A Gentleman’s Murder By Christopher Huang Picked Up For TV

Endeavor Content has picked up the mystery debut novel A Gentleman’s Murder by Christopher Huang for television development. Set in 1924 London, it follows the investigation of a murder at a prestigious soldiers-only club.

The victim, whose murder sets the story in motion, is Albert Benson, the Britannia Club’s newest club member and first non-soldier. He’s found stabbed in the club’s vault, the seemingly random contents of his safety-deposit box the only clues to his murder.

When the detective assigned by Scotland Yard appears to be intentionally subverting the investigation, Lieutenant Eric Peterkin, one of the club members, undertakes his own search for the truth—one that quickly points to a disappearance from the war and each of his fellow club members as potential killers.

Debut novelist Huang offered: “You grow up on Agatha Christie and Conan Doyle and then one day you run out of those stories. You think to yourself, ‘Self, maybe I can write one of these.’ You work hard to create a compelling mystery in all the expected ways: the murder, the suspects, the clues. But I also wanted to focus on the fundamental drama: an England rushing to embrace the future but still carrying such deep wounds from the war. These are characters broken by war a long time before ‘PTSD’ had a name.”

The novel is also being praised for its main character, Eric Peterkin, the half-Chinese son of a British colonel. “The first place you look as a writer is inside,” said Huang. “I grew up in Singapore, which over 160 years had British culture stamped across it. I wanted to put that tension—of looking Chinese but feeling British—into my detective.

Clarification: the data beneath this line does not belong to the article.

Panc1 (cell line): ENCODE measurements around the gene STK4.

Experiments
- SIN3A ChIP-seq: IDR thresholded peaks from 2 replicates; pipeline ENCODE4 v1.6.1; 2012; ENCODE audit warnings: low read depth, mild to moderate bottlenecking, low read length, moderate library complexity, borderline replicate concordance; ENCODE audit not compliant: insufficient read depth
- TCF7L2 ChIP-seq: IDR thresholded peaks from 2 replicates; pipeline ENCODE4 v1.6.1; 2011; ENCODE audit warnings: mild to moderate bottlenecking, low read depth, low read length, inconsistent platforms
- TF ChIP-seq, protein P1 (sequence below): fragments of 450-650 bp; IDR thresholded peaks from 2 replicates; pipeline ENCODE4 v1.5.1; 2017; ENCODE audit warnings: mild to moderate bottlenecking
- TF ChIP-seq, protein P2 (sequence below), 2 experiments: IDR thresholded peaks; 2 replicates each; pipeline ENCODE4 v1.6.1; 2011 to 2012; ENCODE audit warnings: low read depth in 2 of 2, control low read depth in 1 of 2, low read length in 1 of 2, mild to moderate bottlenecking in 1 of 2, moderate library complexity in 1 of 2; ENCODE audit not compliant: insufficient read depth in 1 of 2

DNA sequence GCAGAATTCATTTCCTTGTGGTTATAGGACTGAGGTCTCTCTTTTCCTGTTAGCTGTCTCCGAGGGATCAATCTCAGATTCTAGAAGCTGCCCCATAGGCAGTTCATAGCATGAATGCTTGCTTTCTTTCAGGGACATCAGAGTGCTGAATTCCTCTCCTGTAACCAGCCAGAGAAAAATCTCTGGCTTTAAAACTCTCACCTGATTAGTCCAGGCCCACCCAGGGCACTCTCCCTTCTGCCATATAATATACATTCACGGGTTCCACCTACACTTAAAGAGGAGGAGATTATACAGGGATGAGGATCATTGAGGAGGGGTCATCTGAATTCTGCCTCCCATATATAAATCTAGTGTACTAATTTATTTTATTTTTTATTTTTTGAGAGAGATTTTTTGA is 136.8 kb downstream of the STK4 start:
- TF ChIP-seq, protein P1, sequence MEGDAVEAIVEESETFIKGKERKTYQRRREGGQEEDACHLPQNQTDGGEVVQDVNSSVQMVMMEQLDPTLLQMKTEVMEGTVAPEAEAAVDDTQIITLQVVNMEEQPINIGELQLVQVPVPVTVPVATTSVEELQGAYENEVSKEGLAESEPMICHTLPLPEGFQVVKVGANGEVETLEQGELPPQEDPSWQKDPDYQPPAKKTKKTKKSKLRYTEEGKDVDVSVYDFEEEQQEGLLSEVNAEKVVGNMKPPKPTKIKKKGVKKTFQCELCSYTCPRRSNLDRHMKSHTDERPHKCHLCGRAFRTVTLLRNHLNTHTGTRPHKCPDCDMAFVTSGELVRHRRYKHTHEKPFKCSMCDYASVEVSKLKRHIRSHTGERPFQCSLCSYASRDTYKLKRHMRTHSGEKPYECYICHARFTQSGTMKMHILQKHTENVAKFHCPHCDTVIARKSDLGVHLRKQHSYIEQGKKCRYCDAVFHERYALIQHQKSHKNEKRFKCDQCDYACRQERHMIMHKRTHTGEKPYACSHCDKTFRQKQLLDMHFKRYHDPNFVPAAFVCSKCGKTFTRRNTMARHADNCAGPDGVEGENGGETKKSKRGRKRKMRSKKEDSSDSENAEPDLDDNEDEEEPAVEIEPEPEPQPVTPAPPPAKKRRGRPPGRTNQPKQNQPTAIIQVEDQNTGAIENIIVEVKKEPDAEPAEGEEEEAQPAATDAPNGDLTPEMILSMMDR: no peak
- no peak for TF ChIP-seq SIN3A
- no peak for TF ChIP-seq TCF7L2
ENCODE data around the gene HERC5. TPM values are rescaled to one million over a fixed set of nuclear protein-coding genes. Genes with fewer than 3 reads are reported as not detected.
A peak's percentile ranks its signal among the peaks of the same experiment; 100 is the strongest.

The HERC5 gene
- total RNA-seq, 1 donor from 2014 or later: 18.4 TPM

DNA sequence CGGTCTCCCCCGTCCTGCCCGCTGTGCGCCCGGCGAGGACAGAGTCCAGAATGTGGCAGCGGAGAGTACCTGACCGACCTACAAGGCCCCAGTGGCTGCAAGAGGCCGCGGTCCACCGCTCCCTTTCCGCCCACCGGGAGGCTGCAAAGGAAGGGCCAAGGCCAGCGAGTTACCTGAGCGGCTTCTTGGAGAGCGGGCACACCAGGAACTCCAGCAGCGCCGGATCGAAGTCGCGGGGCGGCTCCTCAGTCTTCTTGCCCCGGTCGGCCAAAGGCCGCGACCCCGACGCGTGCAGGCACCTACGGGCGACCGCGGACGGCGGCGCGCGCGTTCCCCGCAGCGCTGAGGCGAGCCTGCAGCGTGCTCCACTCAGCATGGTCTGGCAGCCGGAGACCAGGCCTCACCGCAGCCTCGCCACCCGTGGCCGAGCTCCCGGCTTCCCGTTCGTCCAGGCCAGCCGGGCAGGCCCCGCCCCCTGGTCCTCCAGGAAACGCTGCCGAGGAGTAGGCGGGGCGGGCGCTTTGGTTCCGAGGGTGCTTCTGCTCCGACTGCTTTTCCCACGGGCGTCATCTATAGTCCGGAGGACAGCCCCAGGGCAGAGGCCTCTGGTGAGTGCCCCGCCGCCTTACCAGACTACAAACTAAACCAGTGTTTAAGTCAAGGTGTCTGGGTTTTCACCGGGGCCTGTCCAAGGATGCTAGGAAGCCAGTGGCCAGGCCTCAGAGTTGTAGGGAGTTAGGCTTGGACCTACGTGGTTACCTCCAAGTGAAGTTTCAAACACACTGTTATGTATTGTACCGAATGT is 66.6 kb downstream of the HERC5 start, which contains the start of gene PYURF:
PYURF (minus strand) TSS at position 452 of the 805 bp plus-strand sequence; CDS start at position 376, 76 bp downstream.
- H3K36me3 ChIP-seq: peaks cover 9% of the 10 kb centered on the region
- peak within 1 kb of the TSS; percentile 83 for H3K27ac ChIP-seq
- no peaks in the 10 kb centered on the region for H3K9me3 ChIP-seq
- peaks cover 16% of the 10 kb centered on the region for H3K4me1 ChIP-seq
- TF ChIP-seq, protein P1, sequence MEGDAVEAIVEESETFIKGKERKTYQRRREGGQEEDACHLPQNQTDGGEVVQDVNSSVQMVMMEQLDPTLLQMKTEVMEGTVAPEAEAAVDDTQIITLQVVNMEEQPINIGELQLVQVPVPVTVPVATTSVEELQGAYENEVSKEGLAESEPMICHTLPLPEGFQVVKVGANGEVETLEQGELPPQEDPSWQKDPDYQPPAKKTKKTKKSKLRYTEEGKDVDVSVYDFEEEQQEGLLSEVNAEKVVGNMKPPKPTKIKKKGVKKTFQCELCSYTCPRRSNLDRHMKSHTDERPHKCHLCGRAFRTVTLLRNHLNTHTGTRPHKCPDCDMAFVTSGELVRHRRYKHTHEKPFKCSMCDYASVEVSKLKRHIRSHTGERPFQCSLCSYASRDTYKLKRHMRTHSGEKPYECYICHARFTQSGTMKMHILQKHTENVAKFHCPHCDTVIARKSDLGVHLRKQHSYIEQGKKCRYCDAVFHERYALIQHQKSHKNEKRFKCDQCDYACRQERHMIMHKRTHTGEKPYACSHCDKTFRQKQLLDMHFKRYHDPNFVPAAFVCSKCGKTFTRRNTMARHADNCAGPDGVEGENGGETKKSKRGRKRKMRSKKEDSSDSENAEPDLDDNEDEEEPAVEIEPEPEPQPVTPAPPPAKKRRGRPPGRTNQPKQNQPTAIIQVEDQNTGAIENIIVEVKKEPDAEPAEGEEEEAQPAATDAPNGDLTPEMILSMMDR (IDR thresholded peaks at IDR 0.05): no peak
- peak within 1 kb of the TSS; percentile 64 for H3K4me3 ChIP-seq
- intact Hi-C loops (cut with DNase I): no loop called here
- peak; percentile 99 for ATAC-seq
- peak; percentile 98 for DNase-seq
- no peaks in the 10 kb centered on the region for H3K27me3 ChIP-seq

Eric is British, but he’s what they called ‘half-caste,’ and at a time when the Chinese were rather terrifically villainized. Christie and Conan Doyle wrote what they knew and that was the white experience; I wrote what I knew, which was being caught between these worlds.” Huang is a Montreal-based architect who served as a Signaller in the Singapore Armed Forces.

The novel is receiving significant praise from critics, librarians, and booksellers. Two-time Agatha Award winner Rhys Bowen praised that “Dorothy Sayers is alive and well and writing under the name of Christopher Huang,” while fellow Agatha winner Catriona McPherson offered that “Huang brings a lost world gloriously back to life, skewers it, and uses it to spin an irresistible tale.”

Christopher Huang grew up in Singapore, where he served his two years of National Service as an Army Signaller. He moved to Canada where he studied Architecture at McGill University in Montreal. Huang currently lives in Montreal. A Gentleman’s Murder is his first novel.

Leave a Reply